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8 Things to Avoid This Summer If You Have Allergies

With the weather working against you, here are ways to limit symptoms

With the hot and humid weather of summer, the symptoms of allergies are in full swing for many. As an ambassador for the Asthma and Allergy Foundation of America and author of Clean Design: Wellness for Your Lifestyle, I want to help you keep those symptoms to a minimum.  Here are eight things to keep in mind:

  1. Fruit is not always your friend. Many of our favorite fruits, from apples and bananas to peaches and plums, can cause symptoms similar to grass or tree pollen reactions. If you are sensitive, place the fruit in the microwave for 10 seconds to deactivate the proteins, and never eat the peel.
  1. Cleaner is not always better. In general, the old saying “cleanliness is next to godliness” is true. However, a little exposure to dirt and germs is actually a good thing, because it strengthens the immune system. When cleaning, always use a non-toxic cleaner, and remove excess books, magazines and other clutter from your sleeping area to reduce dust buildup.

Watch for mold in the dishwasher and refrigerator pan which can build up quickly and with very little warning.

  1. A vintage pillow equals heavy symptoms. If your pillow is older than three years and has not been washed, it weighs more now than when you bought it and is loaded with dust mites that are next to your face while you sleep. Get a new one. Use hypoallergenic pillows rather than down, and put on a zippered pillow protector that you wash weekly for a double barrier. Wash your pillow twice a year and replace pillows every three years.
  1. There’s no such thing as a hypoallergenic dog. Poodles, Labradoodles and Yorkshire terriers are all considered hypoallergenic because they don’t shed hair, but there’s no scientific proof that these breeds produce lower amounts of Can f 1, the most common dog allergen. Avoid exposure to pets, never allow them on the bed and always wash your hands thoroughly with soap and hot water after playing with an animal.
  1. Tear out the carpet. Tile and hardwood floors are a much better choice, but must be vacuumed or cleaned on a regular basis to eliminate dirt and dust. Shake out and vacuum area rugs on a regular basis, and use a vacuum with a HEPA filter. You can also use a HEPA air purifier to keep your home’s air as clean and safe as possible. The true HEPA filter captures up to 99.97 percent of microscopic airborne particles such as dust, pollen and pet dander that pass through the filters (that is as small as 0.3 microns — 250 times smaller than the width of a human hair).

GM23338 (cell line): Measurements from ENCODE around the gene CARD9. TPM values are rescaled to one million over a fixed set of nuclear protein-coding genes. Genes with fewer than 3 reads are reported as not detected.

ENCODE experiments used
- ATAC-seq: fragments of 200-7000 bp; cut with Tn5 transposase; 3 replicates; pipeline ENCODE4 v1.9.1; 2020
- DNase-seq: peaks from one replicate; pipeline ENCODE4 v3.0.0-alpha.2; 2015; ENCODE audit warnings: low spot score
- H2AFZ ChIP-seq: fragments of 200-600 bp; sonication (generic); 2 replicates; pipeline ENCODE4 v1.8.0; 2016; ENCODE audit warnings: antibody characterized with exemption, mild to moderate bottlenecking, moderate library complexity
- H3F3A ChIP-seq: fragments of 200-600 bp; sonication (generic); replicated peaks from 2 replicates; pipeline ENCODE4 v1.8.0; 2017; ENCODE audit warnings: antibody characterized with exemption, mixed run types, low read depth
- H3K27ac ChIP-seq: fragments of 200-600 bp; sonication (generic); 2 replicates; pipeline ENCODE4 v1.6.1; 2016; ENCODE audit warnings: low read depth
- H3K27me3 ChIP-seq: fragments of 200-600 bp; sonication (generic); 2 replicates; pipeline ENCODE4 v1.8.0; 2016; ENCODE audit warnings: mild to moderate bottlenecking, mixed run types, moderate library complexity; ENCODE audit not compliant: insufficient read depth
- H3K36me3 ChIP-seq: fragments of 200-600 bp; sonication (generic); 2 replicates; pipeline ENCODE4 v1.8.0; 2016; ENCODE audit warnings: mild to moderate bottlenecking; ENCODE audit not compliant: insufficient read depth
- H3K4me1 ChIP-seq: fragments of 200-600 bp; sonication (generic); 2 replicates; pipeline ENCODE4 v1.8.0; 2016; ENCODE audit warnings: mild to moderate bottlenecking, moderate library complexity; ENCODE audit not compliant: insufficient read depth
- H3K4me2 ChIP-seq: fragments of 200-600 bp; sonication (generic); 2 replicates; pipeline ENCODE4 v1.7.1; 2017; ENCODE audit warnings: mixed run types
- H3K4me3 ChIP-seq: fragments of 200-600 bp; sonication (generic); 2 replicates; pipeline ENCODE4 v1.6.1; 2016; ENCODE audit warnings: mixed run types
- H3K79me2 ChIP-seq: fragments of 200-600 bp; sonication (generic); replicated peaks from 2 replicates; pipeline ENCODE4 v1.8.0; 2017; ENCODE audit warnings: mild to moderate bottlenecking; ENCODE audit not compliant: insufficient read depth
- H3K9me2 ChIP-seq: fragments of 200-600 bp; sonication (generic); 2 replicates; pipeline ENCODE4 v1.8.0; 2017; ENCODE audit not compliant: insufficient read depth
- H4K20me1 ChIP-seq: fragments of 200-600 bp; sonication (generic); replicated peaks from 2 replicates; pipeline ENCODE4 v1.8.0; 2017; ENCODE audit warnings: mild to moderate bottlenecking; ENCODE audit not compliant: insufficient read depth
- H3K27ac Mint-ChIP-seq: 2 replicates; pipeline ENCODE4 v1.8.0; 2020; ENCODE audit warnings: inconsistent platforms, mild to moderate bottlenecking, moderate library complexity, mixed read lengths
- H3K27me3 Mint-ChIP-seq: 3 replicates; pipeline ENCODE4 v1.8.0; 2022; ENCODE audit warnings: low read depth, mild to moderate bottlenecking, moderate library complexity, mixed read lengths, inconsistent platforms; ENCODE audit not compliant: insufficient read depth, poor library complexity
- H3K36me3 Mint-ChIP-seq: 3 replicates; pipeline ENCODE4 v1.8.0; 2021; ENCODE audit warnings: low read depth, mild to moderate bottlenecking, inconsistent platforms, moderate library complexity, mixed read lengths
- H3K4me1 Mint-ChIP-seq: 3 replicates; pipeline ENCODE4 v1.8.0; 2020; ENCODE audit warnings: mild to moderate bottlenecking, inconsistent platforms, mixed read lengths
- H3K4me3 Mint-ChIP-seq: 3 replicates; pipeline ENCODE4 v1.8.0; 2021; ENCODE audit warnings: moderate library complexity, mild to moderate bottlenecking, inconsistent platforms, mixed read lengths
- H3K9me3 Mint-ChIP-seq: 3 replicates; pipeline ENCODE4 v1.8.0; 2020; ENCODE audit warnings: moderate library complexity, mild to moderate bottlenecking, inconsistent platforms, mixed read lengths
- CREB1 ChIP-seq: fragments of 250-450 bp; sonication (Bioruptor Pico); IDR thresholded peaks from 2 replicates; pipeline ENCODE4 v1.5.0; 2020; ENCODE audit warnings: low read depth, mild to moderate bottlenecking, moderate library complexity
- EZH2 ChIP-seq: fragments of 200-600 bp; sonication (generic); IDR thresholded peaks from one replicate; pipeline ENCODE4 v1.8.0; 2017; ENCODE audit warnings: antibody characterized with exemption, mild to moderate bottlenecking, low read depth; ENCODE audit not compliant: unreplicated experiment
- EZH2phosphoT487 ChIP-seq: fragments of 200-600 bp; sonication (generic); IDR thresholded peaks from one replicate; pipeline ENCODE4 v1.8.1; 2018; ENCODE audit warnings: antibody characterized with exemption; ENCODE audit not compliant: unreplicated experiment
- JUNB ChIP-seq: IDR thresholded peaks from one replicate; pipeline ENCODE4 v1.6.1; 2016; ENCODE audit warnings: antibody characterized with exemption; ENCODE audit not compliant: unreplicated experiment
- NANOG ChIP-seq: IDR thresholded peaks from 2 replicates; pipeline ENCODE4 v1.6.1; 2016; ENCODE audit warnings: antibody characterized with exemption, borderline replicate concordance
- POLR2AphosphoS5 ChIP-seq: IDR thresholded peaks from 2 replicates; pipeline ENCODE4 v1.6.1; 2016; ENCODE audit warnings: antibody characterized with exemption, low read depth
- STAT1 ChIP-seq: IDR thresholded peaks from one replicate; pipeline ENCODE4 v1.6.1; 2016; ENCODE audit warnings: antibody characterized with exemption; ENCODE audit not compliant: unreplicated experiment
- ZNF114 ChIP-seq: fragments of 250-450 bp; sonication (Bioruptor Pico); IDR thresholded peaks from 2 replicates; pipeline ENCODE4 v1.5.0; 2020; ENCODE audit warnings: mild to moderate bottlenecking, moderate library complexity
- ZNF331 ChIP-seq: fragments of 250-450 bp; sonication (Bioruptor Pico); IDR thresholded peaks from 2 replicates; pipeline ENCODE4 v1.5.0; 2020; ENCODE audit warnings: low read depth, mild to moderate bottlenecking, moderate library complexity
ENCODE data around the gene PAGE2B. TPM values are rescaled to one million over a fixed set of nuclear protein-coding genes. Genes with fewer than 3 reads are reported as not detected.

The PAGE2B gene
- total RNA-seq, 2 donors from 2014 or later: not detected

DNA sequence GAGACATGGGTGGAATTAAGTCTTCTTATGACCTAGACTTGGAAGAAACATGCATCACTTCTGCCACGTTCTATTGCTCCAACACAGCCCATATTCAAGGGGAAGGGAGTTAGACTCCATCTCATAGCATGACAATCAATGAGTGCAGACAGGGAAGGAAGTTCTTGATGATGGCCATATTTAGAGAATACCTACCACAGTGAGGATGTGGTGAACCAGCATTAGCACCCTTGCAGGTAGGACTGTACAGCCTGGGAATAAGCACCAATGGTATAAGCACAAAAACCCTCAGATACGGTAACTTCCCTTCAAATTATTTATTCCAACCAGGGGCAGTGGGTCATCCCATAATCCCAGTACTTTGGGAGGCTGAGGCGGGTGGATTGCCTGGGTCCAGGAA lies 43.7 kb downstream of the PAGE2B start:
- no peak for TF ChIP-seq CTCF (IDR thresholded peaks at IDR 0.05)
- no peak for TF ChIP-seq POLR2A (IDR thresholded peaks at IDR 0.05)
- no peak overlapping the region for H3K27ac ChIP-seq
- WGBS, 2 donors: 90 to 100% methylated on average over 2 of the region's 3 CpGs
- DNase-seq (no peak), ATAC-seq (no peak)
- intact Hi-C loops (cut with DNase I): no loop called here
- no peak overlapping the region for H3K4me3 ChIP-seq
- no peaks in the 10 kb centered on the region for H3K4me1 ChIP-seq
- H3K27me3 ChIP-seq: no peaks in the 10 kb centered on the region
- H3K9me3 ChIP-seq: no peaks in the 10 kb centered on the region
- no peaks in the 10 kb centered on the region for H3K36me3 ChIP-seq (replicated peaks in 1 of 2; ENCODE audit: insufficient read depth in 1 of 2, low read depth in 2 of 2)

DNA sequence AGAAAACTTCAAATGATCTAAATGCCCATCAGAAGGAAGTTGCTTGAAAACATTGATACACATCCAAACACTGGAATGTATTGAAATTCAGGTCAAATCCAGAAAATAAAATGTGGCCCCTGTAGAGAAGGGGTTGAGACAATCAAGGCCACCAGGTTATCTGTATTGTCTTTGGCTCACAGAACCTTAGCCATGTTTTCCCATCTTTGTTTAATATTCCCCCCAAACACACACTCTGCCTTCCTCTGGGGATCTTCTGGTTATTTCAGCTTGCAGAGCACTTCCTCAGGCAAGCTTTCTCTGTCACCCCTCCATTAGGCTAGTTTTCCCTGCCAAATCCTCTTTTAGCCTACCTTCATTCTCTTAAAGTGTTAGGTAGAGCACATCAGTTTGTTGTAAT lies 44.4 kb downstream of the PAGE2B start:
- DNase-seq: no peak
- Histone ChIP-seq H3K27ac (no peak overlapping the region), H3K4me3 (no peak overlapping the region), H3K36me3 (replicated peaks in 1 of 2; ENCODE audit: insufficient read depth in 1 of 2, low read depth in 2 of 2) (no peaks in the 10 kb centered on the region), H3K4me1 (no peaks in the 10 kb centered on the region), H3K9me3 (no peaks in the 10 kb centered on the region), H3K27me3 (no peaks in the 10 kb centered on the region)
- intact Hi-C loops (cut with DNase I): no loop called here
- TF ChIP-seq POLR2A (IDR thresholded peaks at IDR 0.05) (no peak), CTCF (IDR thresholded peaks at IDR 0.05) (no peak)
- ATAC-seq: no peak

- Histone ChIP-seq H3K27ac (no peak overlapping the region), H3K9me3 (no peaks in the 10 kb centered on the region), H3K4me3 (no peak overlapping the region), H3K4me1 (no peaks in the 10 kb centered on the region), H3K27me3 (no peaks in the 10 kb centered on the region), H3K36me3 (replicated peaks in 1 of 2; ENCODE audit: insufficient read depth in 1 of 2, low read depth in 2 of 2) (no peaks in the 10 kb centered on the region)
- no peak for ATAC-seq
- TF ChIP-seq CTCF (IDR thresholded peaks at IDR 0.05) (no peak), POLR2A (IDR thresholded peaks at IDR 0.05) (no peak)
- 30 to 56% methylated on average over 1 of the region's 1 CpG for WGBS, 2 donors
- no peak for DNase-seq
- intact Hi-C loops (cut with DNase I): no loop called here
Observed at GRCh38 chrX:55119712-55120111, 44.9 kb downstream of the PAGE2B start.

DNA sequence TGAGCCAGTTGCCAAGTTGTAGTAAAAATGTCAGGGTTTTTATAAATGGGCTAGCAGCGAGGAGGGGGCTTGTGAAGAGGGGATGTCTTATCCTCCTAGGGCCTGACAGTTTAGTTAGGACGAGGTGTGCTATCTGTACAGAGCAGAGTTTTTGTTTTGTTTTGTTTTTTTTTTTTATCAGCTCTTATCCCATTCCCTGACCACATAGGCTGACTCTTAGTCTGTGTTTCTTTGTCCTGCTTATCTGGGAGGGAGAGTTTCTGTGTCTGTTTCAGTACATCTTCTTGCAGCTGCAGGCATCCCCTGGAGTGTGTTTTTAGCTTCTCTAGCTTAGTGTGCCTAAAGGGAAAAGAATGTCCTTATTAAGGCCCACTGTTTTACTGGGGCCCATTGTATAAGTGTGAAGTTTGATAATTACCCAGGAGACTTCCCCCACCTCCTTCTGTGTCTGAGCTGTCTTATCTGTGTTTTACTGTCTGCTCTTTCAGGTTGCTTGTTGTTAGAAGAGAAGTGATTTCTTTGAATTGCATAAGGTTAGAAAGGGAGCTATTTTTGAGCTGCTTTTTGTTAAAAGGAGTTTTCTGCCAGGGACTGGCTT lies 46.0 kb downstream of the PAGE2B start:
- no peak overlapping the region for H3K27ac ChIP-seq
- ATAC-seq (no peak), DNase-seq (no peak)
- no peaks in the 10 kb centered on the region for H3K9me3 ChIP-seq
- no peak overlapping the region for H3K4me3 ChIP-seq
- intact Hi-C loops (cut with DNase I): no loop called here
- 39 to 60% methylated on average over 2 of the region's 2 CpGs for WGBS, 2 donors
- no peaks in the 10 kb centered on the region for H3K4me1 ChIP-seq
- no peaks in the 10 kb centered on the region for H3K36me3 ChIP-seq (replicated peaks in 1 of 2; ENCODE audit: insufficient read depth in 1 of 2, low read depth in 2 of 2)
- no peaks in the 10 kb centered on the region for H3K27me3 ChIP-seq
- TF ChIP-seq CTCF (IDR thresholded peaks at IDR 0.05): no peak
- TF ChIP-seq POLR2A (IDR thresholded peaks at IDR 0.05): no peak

1. Watch out for indoor mold. Mold is a huge trigger for allergies and asthma, and it’s more prevalent than you realize. Watch for mold in the dishwasher and refrigerator pan which can build up quickly and with very little warning; on your air conditioning system and on any wood, paper or cotton materials that sit in water for too long.
  1. Freeze stuffed toys. Your child or grandchild’s favorite stuffed animals can harbor dust mites, which can trigger allergies and asthma. Freeze all stuffed toys for 24 hours in a Ziploc bag to prevent buildup at least once a month.
  1. Keep the outside world from coming in. Always take off your shoes before returning indoors and keep all outdoor tools and toys in a garage or shed.  If not, you will be dragging the outdoor dirt and pollen into your living area, and provoking allergies and asthma.


By Robin Wilson
Robin Wilson is an eco-friendly interior designer, author and entrepreneur with hypoallergenic products sold at Bed Bath & Beyond, Kohls, JC Penney and other retailers. She is author of two award-winning books: Clean Design (Greenleaf, 2015) and Kennedy Green House (Greenleaf, 2010). She regularly appears on the speakers circuit, on television and print with commentary on design, wellness, sustainability and allergy & asthma issues.

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